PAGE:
There McCallum J in the Supreme Court of New South Wales delivered four judgments in the last week. First, in William Robert Ell v Katie Milne  NSWSC 645(27 June 2011) she refused orders striking out parts of the defence of contextual truth but ordered the provision of particulars. In Kermode v Fairfax Media Publications Pty Ltd (No. 2)  NSWSC 646 (27 June 2011) she directed the defendant to answer interrogatories directed to the information held by them at the time of publication. In Born Brands Pty Limited & Ors v Nine Network Australia Pty Ltd & Ors  NSWSC 642 (27 June 2011) the same judge held that each of the imputations relied upon by the plaintiffs could go to the jury but ordered the plaintiffs to provide further and better particulars of malice. Finally, in Matthew Jonathan Hyndes v Nationwide News Pty Limited  NSWSC 633 (24 June 2011) she struck out a defence of truth but gave leave to the defendant to file an amended defence.
In Hocken v Morris  QDC 115 the Queensland District Court awarded damages of A$75,000 (including A$25,000 aggravated damages) in respect of the publication of a large number of posters reading “You will be brought to justice Michael Hocken” put up by the defendant in the area where he and the plaintiff both lived.
In Canada in Martinek v. Dojc, 2011 ONSC 3795 the Ontario Superior Court of Justice ordered a re-trial in a libel case based on the publication of alleged defamatory emails to members of a Yahoo group.
In Bains v. 1420546 Ontario Inc., 2011 ONSC 3686 the Ontario Superior Court of justice entered default judgment for damages for defamation arising from the publication of a defamatory article about the plaintiffs printed Nagara Weekly, a Punjabi newspaper distributed in the Greater Toronto Area. The allegation was of treasonous activity in India. Damages of Can$75,000 were awarded, including punitive damages of Can$25,000.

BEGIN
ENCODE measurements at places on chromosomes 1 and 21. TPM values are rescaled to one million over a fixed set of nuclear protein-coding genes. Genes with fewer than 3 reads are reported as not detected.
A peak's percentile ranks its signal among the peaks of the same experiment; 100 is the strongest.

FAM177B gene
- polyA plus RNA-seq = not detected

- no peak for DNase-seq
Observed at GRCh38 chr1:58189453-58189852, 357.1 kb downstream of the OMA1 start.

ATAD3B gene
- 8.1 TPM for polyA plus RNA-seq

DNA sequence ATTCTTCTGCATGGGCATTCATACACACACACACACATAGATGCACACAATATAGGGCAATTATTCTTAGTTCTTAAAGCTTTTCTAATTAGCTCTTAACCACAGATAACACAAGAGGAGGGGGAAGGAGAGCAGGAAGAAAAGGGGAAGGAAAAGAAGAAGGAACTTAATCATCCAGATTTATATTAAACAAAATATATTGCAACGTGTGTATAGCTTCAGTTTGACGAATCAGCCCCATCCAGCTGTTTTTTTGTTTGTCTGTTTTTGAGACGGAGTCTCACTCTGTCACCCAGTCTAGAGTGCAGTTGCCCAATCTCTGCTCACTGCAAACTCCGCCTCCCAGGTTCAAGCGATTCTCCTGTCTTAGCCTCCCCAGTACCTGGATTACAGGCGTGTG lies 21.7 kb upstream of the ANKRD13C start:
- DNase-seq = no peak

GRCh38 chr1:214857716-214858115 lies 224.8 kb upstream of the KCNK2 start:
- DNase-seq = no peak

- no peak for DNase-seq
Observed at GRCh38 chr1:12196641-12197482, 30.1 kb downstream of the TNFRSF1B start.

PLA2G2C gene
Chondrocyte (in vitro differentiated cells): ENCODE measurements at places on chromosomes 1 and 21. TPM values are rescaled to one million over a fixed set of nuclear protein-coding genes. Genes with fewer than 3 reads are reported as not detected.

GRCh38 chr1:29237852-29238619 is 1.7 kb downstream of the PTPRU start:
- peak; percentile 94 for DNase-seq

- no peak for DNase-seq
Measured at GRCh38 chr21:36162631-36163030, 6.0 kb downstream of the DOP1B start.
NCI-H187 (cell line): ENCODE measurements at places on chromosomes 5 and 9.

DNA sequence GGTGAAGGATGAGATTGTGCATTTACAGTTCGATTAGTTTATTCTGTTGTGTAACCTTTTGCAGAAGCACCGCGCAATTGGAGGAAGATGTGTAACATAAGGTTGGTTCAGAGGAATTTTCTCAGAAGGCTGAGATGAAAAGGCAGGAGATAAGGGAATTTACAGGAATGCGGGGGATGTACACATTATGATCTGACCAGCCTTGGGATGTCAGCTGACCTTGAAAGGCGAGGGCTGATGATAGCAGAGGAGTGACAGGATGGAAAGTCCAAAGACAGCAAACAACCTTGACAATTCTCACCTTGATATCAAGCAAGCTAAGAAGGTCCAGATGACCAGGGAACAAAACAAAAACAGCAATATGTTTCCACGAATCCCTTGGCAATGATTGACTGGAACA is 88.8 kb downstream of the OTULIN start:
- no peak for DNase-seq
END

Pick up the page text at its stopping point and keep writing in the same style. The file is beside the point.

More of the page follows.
The “Daily Telegraph” reports that a French court has dismissed a libel claim brought by the daughter of the Uzbekistan President, Islam Karimov. The claim concerned a statement by a French news website that she was a “dictator’s daughter”.
Events and Broadcasts
No events have been reported to us this week.
There is a new article entitled The Limits of Tort Privacy, by Neil M. Richards, forthcoming in Journal of Telecommunications and High Technology Law. The author argues that as conceived by Warren and Brandeis and interpreted by Prosser, tort privacy is a poor vehicle for grappling with problems of privacy and reputation in the digital age. He contends that the tort of privacy, especially the disclosure tort, has from its inception been in conflict with First Amendment values. Privacy in the age of information and social media requires new strategies and new legal tools.
Next Week in the Courts
Two trials will commence on Monday 4 July 2011. First, before Mr Justice Tugendhat there is the libel and malicious falsehood case of Thornton v Telegraph Media Group Limited.
Second, before Mr Justice Nicol, in Court 12, is the privacy case of Ferdinand v MGN Limited. This is a rare example of a misuse of private information coming to trial in the English courts (it appears to be only the third such case since the decision of the House of Lords in Campbell).
On Tuesday 5 and Wednesday 6 July 2011 the Divisional Court will hear the application of the Attorney General to commit two newspaper groups for contempt as a result of their reporting of the Chris Jeffries case at the end of 2010. We discussed this coverage in a blog post at the time.
The following reserved judgments after public hearings remain outstanding:
El Diwany v Ministry of Justice & the Police, Norway, heard 16 March 2011 (Sharp J).
Hutcheson (formerly known as “KGM”) v News Group Newspapers, heard 24 May 2011 (Master of the Rolls, Etherton and Gross LJJ).
Modi v Clarke, heard 22 June 2011 (Master of the Rolls, Thomas and Moses LJJ).